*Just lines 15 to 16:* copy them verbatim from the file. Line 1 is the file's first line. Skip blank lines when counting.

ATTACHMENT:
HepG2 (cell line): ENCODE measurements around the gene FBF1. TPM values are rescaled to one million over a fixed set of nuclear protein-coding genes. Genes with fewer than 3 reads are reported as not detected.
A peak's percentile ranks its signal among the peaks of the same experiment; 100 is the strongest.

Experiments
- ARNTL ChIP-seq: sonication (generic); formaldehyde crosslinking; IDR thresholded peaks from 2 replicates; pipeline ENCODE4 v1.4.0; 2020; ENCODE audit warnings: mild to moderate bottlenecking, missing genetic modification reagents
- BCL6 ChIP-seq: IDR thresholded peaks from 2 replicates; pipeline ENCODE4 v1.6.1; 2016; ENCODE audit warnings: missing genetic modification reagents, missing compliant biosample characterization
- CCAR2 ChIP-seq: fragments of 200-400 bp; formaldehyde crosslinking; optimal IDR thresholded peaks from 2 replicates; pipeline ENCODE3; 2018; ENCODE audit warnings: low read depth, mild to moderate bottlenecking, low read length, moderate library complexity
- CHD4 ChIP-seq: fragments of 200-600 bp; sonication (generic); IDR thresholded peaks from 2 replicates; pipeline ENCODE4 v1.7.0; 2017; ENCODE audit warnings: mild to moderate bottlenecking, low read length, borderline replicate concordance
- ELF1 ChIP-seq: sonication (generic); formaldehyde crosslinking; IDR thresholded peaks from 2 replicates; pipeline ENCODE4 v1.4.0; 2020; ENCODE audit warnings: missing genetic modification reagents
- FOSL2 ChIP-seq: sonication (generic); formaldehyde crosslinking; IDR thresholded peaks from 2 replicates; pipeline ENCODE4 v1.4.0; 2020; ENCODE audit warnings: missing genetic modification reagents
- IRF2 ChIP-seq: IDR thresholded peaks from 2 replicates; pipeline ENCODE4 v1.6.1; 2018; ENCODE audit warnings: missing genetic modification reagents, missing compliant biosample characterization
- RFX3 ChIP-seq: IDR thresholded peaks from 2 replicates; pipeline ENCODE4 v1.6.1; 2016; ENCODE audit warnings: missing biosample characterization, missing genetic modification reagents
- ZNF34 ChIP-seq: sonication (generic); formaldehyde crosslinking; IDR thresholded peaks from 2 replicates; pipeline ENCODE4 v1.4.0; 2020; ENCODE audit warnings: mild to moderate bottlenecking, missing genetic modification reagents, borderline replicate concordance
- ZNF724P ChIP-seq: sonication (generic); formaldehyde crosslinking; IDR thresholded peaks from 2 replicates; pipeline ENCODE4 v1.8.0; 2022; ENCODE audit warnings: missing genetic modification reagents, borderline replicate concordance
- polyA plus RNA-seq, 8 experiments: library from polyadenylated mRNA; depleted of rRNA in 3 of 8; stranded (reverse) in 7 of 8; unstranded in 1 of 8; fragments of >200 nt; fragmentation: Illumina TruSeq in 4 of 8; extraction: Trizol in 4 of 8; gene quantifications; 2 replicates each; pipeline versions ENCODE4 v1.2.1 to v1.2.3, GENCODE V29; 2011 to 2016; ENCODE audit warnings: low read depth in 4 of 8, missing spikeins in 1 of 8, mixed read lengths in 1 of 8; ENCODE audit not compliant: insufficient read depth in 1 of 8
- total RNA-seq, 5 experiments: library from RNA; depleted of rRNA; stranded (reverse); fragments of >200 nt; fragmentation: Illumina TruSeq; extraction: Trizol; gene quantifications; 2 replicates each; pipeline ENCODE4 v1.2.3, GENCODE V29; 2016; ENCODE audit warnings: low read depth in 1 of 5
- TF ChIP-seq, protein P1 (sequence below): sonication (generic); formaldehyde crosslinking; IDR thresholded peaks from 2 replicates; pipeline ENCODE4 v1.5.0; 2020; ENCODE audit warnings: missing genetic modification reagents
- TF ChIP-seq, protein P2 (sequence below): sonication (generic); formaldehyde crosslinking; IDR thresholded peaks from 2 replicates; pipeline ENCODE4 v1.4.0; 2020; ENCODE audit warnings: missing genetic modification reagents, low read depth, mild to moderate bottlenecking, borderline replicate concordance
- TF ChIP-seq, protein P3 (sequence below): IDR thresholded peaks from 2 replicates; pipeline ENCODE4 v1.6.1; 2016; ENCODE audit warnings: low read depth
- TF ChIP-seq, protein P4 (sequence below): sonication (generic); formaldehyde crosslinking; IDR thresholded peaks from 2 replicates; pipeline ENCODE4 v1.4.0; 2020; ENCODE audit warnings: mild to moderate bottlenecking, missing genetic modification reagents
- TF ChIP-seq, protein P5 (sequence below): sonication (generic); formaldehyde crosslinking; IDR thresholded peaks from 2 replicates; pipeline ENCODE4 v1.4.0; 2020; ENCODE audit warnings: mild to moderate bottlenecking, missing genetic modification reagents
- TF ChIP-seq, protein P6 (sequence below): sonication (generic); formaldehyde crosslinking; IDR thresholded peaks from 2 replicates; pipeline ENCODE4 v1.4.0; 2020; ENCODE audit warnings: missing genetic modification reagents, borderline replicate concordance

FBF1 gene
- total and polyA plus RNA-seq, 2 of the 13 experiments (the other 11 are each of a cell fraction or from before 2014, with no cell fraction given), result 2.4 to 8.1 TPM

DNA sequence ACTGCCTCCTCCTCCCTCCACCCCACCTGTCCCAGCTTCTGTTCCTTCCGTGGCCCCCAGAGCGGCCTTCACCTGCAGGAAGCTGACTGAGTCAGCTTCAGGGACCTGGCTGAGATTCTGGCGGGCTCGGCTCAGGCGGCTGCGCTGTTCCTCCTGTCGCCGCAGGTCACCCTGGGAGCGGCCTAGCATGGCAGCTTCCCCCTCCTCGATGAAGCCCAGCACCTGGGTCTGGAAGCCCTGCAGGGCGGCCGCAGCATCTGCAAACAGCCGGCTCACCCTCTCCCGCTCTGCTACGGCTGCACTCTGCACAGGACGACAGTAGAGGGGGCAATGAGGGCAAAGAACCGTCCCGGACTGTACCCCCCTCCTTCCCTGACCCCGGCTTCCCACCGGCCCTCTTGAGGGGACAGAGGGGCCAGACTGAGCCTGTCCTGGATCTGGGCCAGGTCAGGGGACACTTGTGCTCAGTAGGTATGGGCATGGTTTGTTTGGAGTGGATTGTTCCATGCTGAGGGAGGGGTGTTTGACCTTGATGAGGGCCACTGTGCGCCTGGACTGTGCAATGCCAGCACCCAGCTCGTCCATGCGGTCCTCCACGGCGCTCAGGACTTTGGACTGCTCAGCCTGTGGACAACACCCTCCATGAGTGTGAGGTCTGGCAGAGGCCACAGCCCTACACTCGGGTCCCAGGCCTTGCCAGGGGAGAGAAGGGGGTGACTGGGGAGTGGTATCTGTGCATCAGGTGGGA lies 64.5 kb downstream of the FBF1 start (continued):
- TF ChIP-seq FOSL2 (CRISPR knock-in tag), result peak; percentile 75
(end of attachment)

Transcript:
- total RNA-seq, 5 experiments: library from RNA; depleted of rRNA; stranded (reverse); fragments of >200 nt; fragmentation: Illumina TruSeq; extraction: Trizol; gene quantifications; 2 replicates each; pipeline ENCODE4 v1.2.3, GENCODE V29; 2016; ENCODE audit warnings: low read depth in 1 of 5
- TF ChIP-seq, protein P1 (sequence below): sonication (generic); formaldehyde crosslinking; IDR thresholded peaks from 2 replicates; pipeline ENCODE4 v1.5.0; 2020; ENCODE audit warnings: missing genetic modification reagents